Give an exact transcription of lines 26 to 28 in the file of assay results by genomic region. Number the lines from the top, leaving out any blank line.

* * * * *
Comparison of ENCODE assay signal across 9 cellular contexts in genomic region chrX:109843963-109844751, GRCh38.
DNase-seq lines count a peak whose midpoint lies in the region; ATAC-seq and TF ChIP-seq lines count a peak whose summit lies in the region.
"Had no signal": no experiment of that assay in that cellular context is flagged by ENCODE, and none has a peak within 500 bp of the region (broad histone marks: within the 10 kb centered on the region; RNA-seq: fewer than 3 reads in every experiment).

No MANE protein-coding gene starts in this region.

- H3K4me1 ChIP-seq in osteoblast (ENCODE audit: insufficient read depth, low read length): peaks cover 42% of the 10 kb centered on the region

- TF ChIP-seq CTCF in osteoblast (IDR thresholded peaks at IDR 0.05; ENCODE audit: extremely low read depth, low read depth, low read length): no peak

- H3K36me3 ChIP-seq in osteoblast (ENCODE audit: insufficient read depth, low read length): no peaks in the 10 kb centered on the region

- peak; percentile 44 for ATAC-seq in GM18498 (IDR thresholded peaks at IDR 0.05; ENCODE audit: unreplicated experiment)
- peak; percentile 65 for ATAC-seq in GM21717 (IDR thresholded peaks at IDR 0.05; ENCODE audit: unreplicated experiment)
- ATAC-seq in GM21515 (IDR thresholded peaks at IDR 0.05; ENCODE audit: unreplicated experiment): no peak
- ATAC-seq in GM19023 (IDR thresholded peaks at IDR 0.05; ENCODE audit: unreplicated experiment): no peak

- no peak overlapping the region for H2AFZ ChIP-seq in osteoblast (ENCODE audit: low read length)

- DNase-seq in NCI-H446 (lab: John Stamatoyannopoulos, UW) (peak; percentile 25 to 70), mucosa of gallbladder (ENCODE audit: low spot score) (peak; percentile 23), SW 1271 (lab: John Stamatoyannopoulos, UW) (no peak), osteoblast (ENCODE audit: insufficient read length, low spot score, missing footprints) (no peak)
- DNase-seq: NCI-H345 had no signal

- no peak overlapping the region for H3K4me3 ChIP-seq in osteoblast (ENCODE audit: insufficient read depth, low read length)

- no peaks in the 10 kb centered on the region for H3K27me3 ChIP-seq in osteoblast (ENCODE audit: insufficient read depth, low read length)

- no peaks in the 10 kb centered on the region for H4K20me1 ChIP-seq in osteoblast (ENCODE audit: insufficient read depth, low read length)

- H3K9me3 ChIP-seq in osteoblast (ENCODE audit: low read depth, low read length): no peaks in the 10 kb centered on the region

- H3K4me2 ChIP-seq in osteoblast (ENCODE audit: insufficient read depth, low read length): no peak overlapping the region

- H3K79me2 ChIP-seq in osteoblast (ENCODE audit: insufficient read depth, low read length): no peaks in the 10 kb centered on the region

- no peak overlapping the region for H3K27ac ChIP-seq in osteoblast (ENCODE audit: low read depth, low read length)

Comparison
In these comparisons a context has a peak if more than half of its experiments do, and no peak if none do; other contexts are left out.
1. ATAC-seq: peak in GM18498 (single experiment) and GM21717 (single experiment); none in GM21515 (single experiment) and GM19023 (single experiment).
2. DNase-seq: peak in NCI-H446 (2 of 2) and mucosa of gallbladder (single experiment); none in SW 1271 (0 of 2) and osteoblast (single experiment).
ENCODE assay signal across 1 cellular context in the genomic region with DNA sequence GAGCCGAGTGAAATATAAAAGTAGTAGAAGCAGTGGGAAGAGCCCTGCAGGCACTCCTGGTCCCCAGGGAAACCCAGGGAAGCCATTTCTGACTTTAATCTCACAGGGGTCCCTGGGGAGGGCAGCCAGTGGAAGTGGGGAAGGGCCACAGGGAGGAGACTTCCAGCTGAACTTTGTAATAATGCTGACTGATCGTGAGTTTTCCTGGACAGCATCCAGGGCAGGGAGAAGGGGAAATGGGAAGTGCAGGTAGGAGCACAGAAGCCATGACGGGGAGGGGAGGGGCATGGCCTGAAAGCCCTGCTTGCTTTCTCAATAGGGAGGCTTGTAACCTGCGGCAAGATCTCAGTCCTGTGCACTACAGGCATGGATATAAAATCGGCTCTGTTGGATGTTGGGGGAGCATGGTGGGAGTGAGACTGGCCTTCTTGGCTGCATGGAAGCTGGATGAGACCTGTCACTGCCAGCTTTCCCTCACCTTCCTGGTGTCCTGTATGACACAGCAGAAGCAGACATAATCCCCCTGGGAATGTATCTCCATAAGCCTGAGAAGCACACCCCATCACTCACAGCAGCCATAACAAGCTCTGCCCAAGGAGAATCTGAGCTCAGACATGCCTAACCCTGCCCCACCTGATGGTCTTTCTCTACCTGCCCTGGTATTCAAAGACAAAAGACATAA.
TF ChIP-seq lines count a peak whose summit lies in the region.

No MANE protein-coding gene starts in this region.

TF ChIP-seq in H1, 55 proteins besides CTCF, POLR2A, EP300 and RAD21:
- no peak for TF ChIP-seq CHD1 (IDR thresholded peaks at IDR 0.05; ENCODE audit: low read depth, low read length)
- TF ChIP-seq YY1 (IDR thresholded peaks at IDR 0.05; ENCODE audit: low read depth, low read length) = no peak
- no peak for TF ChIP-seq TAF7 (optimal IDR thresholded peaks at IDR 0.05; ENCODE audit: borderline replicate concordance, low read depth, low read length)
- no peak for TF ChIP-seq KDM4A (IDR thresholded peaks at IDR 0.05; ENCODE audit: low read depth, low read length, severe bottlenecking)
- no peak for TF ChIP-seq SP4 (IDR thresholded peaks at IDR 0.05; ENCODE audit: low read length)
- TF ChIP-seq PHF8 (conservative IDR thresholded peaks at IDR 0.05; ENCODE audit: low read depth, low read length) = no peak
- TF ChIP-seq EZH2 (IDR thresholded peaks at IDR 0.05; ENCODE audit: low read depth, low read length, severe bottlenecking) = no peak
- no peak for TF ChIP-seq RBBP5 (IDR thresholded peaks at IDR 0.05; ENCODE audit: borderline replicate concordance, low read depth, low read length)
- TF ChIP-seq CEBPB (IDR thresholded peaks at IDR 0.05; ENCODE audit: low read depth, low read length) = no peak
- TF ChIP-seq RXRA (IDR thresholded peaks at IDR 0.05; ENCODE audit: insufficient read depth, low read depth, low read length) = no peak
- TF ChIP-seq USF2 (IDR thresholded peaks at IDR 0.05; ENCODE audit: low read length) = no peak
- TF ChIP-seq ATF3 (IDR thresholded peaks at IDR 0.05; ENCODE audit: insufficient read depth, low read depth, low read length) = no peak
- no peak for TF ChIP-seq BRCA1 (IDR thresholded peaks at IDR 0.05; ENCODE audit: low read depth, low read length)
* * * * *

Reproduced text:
ENCODE assay signal across 1 cellular context in the genomic region with DNA sequence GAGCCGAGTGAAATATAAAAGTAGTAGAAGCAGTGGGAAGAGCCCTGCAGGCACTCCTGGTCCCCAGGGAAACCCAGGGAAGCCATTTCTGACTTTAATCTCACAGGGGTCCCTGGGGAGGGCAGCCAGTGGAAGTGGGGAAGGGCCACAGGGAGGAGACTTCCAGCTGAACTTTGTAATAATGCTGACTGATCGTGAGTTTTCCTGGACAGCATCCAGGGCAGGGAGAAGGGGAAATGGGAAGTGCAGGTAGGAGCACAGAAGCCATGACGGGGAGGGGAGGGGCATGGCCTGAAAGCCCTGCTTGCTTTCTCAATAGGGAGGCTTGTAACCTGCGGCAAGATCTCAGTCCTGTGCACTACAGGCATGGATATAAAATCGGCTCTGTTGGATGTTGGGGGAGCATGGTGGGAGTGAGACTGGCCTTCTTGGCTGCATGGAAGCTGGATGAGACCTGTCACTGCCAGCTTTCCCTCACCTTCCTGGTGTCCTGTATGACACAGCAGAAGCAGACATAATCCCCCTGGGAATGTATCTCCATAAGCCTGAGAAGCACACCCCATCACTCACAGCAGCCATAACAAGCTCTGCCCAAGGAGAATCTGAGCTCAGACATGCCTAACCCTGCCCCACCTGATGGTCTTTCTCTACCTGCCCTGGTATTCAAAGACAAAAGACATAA.
TF ChIP-seq lines count a peak whose summit lies in the region.

No MANE protein-coding gene starts in this region.